President Obama's speech to the United Nations has been called naive and even "post-American." It was something else, as well: the most extravagant excursion into self-worship we have yet seen in an American leader.
Beware of politicians who claim to be "humbled by the responsibility the American people have placed upon me." It's a neon sign flashing the opposite. And sure enough, in almost the next sentence, the president allowed that "I am well aware of the expectations that accompany my presidency around the world." Really? The whole world pulses with hope and expectation because Obama is president? People in Amsterdam, Sao Paulo and Taipei have a spring in their step because an Illinois Democrat won the White House?
Well, yes, he says, but it's not "about me," rather it's a reflection of dissatisfaction with the "status quo that has allowed us to be increasingly defined by our differences and outpaced by our problems." Oh, yes, and everyone around the world was electrified by Obama's campaign slogan because these expectations "are also rooted in hope. The hope that real change is possible and the hope that America will be a leader in bringing about such change."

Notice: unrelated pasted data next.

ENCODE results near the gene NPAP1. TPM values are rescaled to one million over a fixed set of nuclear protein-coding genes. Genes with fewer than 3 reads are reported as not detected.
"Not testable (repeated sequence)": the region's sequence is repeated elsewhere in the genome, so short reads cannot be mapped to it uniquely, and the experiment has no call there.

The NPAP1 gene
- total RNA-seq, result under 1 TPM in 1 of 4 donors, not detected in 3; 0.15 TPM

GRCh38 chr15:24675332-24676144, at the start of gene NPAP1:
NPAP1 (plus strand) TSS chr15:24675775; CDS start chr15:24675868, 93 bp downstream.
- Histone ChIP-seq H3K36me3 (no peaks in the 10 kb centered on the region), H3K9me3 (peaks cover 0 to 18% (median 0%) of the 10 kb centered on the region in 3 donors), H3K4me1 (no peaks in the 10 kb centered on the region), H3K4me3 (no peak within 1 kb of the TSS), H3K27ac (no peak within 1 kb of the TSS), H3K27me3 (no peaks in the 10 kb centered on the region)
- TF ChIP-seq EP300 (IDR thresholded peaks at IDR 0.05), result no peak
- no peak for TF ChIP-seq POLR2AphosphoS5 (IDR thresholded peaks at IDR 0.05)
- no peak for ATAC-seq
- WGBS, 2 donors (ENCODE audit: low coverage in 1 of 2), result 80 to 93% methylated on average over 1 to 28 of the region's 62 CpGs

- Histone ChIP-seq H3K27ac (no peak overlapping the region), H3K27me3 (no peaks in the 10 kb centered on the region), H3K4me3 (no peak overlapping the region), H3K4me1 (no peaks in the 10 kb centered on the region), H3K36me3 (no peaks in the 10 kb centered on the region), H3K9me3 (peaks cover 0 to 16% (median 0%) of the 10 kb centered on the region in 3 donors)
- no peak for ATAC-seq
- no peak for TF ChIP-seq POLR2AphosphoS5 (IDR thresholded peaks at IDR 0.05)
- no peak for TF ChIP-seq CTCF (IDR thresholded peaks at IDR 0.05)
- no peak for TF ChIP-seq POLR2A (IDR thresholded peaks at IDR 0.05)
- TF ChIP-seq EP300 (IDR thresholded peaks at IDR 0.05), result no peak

Obama is, we are told, the smartest man to sit in the Oval in many a year. And yet he is capable of truly flabbergasting fatuities like this: "In this hall, we come from many places, but we share a common future." You don't say? That's right up there with Warren Harding's declaration that "the future lies before us."
Obama announced that we no longer "have the luxury of indulging our differences to the exclusion of the work that we must do together. I have carried this message from London to Ankara, from Port of Spain to Moscow, from Accra to Cairo, and it is what I will speak about today." Note the personal pronoun. But what message has this evangelist carried to all these world capitals? That hope and change have been vouchsafed to the fallen world in the person of Barack Obama?
During last year's campaign, Michelle Obama and her defenders insisted that her statement "For the first time in my adult life I'm proud of my country" (for supporting her husband) was unfairly wrenched from its context. Maybe, though she said it more than once.